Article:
Mr. Allen: So we’ve got this vision that, of course, there are evil ways to envision using autonomous weapons systems, but that’s true of all weapons systems. And so there’s also the possibility that we can use this in full accordance with the laws of war, the obligations under the U.S. legal code. And I think the way I often think of 3000.09 is it says these weapons are not inherently banned, but they are subject to additional technical scrutiny, which is already, you know, pretty substantial for any weapons system, and then additional procedural scrutiny by the highest levels of leadership in the entire department. Is that sort of a fair summary of the thought process?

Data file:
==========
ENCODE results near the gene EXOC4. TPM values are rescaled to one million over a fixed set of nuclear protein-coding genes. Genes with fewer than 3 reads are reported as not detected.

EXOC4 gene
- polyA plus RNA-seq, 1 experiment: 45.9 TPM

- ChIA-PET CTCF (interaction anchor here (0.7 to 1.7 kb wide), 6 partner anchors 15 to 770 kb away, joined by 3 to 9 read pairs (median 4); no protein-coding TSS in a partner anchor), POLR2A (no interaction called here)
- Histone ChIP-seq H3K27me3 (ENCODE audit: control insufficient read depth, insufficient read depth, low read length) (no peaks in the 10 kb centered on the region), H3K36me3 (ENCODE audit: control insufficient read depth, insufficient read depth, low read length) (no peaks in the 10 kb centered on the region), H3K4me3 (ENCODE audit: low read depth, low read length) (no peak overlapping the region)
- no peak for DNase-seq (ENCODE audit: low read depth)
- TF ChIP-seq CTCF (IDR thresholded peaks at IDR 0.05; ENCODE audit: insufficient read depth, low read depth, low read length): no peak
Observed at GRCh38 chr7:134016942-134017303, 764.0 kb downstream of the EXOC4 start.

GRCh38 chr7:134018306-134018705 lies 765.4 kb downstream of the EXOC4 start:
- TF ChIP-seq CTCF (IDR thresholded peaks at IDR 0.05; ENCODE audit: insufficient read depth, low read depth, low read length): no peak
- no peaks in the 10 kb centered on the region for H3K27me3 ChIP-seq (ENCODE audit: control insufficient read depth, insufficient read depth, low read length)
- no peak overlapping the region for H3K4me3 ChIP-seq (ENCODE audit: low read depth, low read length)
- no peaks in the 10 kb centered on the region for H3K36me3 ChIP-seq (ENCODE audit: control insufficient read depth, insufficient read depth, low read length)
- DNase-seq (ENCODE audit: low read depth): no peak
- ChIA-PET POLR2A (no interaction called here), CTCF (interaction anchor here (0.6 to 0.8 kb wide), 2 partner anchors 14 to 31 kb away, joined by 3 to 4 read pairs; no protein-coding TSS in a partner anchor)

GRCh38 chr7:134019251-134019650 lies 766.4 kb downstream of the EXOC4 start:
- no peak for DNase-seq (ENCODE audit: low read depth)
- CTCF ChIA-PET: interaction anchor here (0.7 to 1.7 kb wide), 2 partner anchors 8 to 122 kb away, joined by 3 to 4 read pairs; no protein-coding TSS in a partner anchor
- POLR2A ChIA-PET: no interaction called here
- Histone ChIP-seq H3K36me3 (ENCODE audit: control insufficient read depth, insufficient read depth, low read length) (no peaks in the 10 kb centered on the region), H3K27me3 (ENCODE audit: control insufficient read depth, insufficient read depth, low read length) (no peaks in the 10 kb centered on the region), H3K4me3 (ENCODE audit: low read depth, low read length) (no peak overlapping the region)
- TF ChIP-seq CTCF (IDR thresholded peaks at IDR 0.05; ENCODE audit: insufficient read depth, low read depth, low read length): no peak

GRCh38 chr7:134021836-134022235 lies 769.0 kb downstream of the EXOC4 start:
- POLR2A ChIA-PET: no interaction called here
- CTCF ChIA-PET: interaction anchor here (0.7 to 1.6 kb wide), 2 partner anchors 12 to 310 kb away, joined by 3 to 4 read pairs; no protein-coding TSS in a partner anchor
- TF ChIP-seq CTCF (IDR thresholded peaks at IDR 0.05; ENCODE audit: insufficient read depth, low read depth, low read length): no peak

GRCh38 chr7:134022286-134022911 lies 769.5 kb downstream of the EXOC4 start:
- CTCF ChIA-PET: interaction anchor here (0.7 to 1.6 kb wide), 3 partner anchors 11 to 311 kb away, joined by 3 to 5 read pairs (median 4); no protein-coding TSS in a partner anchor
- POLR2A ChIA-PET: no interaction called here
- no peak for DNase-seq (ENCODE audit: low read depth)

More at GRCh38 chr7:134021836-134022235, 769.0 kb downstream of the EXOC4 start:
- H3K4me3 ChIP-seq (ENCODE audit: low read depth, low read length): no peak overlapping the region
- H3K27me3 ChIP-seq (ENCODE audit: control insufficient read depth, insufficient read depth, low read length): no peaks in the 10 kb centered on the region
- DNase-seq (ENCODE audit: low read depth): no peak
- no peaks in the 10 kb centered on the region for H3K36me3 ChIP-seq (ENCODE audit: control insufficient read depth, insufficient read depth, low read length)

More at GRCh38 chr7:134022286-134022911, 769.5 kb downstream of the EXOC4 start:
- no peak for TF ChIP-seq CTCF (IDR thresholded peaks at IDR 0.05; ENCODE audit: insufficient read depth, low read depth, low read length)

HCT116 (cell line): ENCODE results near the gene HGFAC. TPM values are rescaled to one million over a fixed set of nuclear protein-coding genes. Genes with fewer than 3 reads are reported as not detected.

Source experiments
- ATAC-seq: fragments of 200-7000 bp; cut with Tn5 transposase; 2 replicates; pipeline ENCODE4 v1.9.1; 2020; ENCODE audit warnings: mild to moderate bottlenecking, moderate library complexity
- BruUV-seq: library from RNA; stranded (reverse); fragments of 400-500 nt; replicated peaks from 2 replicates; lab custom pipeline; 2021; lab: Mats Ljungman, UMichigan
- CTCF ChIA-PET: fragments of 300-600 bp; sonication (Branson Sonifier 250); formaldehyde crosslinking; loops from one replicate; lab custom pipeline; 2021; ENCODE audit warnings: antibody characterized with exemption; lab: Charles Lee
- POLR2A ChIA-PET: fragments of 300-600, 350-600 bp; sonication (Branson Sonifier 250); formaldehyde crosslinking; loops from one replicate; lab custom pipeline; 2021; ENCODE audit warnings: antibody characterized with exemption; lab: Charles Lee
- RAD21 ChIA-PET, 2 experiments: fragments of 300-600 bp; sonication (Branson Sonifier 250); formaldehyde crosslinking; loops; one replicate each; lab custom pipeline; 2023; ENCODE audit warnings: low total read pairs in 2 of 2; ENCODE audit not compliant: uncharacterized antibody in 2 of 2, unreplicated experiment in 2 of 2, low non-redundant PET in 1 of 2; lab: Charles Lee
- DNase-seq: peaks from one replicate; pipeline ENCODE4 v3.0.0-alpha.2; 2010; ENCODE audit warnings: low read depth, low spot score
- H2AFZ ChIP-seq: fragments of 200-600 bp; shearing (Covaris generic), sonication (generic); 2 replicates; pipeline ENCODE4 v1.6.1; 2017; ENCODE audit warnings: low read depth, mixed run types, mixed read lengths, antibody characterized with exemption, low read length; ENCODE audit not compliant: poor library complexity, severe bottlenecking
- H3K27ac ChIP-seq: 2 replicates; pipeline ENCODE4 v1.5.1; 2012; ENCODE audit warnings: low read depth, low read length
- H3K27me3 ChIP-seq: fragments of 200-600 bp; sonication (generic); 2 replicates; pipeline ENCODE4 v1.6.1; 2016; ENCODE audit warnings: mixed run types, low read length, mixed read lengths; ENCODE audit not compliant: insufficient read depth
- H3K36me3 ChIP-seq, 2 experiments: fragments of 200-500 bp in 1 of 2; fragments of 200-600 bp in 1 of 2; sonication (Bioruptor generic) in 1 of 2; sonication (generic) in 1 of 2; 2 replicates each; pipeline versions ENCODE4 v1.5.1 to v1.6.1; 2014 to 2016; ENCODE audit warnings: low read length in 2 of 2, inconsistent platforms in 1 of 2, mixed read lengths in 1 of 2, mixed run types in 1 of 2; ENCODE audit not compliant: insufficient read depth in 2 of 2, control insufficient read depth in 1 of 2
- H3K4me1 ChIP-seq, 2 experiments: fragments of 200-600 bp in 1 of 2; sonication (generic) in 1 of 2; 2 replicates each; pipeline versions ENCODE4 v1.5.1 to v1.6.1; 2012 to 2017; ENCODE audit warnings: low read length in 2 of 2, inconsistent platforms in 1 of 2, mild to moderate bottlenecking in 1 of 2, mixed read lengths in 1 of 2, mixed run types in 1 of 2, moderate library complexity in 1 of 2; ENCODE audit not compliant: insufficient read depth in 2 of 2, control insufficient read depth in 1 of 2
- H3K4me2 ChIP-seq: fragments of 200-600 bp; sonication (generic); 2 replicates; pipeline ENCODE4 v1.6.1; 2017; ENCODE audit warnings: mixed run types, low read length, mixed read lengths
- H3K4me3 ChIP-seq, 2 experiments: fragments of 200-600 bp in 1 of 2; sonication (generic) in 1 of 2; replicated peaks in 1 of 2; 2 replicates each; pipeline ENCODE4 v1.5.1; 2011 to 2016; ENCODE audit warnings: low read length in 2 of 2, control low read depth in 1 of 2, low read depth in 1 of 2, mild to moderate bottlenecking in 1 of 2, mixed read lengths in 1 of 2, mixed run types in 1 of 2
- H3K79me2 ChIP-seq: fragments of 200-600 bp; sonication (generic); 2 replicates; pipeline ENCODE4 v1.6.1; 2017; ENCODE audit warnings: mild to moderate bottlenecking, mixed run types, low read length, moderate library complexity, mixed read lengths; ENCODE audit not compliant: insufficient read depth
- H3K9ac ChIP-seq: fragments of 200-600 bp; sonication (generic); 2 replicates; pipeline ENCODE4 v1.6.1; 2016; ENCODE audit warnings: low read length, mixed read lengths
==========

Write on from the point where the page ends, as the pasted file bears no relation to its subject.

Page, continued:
Dr. Horowitz: More or less, except that I would say our commitment to international humanitarian law is ironclad. You know, all develop – all weapons systems that we field we believe can comply with international humanitarian law. That’s part of the legal requirement for the – for the development and fielding of a weapon system. And that commitment is no different when it comes to an autonomous weapon system than it is for anything else. So the – because, again, this gets back to being able to deploy a weapon system in a safe and responsible manner.